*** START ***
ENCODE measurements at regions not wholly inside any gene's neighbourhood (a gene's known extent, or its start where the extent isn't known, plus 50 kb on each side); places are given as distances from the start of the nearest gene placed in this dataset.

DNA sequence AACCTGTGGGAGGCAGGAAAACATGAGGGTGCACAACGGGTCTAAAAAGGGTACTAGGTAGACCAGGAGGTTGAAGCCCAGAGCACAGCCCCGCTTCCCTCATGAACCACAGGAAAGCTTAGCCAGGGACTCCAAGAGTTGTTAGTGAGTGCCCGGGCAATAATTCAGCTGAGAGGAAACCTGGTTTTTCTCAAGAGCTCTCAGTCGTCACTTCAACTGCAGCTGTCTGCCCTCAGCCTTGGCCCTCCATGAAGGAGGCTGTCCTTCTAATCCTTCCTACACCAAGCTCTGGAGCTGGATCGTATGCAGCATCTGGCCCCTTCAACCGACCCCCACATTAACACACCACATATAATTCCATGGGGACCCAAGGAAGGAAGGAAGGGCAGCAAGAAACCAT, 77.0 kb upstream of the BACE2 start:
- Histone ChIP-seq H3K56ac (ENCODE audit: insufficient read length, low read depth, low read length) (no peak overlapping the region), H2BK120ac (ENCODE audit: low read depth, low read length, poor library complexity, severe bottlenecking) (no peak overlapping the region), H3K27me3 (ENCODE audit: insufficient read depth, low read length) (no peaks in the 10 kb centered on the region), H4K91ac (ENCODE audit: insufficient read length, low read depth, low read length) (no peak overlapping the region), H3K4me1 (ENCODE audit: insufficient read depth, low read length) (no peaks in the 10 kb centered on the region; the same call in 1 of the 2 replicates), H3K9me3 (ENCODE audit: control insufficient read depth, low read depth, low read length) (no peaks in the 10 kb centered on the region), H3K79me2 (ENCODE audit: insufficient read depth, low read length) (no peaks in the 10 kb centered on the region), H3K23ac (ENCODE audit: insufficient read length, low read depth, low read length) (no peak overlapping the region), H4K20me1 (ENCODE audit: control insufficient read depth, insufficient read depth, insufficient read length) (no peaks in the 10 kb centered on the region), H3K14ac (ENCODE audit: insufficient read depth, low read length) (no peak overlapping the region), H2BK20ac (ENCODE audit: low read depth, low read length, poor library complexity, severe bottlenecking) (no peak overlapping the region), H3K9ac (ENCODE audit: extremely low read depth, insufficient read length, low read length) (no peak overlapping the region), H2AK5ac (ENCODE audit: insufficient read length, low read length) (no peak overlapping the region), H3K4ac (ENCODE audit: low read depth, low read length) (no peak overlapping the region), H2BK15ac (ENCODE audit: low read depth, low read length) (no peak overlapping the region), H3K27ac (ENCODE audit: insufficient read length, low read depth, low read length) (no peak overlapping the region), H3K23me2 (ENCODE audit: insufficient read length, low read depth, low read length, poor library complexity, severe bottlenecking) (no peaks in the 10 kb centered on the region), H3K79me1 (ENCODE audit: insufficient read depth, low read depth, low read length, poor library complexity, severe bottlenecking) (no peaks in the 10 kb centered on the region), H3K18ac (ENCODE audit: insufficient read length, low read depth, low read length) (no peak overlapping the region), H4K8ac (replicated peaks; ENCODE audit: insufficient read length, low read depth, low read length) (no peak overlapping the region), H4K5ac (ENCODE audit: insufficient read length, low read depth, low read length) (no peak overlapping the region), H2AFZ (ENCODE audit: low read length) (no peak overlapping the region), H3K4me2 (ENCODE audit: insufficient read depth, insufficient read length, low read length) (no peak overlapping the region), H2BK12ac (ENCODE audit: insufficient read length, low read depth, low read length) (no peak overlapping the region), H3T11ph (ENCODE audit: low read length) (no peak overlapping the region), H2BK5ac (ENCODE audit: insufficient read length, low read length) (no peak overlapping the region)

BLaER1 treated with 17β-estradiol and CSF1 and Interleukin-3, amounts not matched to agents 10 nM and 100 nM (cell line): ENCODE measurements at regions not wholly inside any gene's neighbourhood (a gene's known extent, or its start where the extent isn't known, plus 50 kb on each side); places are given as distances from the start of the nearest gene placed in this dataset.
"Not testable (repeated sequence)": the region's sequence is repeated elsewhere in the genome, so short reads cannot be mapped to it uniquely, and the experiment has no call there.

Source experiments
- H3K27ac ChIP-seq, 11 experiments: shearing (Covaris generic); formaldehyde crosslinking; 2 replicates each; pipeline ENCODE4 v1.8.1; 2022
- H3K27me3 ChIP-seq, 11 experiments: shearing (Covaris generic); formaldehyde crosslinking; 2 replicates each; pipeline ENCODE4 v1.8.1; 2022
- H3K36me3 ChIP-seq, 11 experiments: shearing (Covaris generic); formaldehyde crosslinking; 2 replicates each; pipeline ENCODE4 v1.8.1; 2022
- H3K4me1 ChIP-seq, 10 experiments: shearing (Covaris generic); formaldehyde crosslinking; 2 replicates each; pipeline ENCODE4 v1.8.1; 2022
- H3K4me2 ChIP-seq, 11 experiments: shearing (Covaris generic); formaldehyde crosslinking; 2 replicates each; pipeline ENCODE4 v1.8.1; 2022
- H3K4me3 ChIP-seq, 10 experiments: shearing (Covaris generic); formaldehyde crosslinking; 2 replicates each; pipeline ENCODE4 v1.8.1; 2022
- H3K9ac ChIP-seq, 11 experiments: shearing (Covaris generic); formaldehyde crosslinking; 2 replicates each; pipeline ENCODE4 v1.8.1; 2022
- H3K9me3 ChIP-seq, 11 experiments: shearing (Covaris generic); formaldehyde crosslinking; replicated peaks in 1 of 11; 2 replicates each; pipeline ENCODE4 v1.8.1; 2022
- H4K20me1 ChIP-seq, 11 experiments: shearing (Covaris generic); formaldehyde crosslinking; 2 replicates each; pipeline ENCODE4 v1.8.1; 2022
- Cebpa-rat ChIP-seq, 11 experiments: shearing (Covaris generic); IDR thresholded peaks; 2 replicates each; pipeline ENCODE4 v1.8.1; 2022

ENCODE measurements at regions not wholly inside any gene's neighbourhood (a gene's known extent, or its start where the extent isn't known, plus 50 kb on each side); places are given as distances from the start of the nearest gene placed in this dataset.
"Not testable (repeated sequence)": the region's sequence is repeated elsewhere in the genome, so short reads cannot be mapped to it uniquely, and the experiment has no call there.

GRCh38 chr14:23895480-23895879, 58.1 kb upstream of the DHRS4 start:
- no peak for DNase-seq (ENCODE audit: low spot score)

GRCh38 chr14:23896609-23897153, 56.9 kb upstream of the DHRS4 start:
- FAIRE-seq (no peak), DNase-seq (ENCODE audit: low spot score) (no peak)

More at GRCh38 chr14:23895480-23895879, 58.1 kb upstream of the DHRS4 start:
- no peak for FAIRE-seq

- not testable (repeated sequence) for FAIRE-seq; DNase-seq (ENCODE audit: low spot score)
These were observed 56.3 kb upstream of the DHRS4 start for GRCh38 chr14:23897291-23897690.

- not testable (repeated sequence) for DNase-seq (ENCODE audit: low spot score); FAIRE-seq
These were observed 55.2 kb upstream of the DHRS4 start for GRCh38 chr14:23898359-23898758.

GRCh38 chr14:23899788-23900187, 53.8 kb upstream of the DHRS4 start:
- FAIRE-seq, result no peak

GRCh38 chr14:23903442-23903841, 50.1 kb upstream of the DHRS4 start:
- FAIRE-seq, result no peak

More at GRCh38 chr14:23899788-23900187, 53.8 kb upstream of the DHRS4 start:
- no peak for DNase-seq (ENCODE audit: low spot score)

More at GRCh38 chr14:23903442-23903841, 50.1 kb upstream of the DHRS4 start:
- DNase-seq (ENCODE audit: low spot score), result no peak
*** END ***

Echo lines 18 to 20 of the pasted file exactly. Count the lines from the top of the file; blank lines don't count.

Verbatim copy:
"Not testable (repeated sequence)": the region's sequence is repeated elsewhere in the genome, so short reads cannot be mapped to it uniquely, and the experiment has no call there.

GRCh38 chr14:23895480-23895879, 58.1 kb upstream of the DHRS4 start:
- no peak for DNase-seq (ENCODE audit: low spot score)